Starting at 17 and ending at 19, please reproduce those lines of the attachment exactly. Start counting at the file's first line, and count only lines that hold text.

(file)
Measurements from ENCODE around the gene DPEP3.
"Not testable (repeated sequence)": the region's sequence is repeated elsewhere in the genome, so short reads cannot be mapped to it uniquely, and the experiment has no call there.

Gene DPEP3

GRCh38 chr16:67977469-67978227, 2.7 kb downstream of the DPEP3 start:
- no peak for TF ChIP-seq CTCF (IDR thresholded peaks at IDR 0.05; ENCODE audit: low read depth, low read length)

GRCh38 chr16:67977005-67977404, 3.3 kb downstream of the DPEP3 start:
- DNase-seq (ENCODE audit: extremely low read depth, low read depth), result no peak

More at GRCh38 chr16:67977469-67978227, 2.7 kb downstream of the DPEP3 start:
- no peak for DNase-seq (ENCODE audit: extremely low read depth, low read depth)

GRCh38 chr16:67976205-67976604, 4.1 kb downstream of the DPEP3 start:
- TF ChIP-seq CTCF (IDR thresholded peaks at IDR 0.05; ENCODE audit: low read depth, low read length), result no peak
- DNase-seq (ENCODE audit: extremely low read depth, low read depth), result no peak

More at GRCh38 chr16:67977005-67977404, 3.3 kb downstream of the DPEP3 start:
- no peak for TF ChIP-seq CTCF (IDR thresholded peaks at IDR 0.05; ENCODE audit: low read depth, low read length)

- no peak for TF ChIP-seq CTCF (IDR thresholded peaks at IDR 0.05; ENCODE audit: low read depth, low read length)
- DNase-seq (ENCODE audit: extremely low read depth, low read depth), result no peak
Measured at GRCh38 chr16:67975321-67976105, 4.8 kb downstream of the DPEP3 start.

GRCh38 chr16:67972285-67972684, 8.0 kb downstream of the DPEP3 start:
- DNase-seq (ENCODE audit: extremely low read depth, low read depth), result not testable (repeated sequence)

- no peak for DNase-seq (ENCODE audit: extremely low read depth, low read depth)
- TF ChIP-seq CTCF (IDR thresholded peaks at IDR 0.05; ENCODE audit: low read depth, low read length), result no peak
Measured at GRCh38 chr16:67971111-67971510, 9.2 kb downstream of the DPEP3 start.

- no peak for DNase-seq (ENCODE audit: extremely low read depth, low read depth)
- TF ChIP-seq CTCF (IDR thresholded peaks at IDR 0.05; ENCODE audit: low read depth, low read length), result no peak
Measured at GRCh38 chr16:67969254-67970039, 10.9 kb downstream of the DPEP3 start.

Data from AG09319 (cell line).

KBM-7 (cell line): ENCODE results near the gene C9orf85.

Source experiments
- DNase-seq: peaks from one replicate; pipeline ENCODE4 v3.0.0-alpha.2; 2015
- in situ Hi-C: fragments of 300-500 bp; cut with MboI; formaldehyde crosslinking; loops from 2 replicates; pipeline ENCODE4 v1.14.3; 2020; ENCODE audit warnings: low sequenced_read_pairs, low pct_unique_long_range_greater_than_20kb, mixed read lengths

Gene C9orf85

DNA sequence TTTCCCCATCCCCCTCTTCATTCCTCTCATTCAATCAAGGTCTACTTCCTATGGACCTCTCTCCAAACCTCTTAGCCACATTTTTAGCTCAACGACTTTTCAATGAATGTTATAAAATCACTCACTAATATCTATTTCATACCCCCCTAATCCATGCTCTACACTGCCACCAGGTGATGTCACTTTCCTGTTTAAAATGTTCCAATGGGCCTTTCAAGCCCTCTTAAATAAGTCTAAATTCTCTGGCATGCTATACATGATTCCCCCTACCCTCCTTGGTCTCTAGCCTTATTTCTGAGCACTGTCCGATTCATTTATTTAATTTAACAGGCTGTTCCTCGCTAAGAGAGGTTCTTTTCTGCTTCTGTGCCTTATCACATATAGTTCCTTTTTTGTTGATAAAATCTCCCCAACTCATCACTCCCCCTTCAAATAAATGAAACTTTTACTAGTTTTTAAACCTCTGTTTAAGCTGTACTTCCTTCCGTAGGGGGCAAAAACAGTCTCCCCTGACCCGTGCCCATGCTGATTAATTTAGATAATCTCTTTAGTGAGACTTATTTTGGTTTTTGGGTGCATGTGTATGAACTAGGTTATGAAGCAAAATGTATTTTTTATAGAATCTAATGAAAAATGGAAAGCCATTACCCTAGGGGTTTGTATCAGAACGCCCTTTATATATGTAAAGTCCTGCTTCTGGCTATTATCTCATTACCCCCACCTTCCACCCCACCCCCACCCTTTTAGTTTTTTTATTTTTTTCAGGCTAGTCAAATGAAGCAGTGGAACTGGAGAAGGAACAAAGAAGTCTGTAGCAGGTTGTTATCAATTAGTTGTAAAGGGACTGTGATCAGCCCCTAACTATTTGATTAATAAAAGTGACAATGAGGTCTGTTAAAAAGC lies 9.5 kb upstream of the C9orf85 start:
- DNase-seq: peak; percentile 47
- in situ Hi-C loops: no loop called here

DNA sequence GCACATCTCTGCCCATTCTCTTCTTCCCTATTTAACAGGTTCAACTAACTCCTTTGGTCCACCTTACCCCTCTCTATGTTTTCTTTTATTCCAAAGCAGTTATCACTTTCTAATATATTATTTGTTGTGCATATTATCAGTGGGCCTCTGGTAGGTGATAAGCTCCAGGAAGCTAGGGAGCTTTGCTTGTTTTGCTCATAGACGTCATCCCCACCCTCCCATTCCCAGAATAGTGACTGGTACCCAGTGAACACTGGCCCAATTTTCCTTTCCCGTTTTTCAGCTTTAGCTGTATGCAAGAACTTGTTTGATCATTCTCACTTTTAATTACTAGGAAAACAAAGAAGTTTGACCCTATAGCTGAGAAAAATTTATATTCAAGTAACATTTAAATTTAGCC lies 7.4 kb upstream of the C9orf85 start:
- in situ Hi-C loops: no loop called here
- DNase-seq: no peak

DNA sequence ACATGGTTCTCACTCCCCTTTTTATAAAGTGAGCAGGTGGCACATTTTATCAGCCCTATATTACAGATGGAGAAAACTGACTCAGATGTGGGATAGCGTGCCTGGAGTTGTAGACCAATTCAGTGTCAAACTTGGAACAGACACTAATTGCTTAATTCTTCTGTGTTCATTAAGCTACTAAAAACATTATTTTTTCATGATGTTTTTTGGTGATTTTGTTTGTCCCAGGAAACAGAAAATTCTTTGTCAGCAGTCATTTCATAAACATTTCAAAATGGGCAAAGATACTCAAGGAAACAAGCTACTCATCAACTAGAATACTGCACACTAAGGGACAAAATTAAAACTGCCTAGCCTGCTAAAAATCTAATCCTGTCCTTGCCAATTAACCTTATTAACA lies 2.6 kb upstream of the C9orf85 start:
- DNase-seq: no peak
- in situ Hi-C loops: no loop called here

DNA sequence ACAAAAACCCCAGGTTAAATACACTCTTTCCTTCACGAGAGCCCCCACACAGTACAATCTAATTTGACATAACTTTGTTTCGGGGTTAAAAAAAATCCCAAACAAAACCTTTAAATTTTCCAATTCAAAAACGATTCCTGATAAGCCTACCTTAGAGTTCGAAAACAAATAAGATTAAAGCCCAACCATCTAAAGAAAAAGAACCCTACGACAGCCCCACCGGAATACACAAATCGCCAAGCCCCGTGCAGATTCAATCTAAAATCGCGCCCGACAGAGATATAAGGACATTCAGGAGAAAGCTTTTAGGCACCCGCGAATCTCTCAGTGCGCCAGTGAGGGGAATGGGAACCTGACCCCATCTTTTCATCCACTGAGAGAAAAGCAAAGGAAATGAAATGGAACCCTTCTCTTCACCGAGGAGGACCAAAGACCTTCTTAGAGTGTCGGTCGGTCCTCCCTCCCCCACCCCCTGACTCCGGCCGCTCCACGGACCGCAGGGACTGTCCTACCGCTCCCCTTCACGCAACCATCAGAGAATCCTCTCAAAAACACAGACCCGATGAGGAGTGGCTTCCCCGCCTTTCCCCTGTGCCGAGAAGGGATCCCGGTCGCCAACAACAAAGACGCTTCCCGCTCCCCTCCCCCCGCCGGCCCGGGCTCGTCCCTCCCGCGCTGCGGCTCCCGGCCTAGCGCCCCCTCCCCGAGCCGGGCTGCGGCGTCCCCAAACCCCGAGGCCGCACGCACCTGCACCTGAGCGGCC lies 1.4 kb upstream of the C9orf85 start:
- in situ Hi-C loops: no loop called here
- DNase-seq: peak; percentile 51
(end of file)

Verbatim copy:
Measured at GRCh38 chr16:67975321-67976105, 4.8 kb downstream of the DPEP3 start.

GRCh38 chr16:67972285-67972684, 8.0 kb downstream of the DPEP3 start:
- DNase-seq (ENCODE audit: extremely low read depth, low read depth), result not testable (repeated sequence)